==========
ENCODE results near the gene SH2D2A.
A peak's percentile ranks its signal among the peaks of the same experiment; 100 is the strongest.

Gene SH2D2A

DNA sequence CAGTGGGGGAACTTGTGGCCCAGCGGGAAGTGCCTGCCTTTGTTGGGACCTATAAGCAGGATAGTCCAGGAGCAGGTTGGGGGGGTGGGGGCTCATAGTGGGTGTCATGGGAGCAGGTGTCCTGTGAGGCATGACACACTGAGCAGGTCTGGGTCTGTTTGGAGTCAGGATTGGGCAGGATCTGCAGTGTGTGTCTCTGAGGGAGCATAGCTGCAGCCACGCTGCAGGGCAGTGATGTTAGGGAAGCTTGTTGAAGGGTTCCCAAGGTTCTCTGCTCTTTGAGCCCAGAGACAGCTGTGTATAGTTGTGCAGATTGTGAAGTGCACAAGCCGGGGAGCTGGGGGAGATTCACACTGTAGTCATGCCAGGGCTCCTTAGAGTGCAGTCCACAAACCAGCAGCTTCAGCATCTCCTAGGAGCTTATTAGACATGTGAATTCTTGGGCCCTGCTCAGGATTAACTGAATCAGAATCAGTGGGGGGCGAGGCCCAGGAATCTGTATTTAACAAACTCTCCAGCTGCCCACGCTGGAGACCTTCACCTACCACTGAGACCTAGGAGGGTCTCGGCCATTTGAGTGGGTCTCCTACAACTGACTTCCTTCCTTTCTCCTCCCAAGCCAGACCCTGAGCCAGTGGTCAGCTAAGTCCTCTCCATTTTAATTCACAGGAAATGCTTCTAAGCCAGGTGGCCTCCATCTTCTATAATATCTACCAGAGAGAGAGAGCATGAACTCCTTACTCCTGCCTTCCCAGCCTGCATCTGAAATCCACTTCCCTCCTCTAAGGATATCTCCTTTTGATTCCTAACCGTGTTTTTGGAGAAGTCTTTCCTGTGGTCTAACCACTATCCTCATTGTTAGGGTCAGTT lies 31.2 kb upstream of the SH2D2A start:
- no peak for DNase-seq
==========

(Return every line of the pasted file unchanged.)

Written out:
ENCODE results near the gene SH2D2A.
A peak's percentile ranks its signal among the peaks of the same experiment; 100 is the strongest.

Gene SH2D2A

DNA sequence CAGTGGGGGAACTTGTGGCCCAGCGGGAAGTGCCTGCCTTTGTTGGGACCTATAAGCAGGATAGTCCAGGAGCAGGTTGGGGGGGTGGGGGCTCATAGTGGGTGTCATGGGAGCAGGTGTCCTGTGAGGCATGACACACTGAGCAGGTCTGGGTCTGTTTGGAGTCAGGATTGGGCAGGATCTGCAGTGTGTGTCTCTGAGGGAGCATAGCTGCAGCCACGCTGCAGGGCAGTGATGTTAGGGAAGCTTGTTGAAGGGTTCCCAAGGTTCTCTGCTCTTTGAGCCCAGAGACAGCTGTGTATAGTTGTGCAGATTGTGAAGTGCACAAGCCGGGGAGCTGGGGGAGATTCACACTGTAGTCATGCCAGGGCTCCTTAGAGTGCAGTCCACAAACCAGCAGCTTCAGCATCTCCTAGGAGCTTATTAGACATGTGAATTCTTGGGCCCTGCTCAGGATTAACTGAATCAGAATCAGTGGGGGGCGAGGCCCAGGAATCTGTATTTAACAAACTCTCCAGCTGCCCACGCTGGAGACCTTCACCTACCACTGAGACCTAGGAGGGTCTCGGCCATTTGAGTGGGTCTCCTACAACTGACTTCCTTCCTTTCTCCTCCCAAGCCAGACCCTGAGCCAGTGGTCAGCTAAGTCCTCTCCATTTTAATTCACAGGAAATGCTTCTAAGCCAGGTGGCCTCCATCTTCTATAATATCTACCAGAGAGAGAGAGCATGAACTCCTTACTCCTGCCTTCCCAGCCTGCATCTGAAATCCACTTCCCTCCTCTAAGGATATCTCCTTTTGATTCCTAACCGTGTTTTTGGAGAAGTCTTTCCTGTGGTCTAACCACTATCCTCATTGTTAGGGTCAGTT lies 31.2 kb upstream of the SH2D2A start:
- no peak for DNase-seq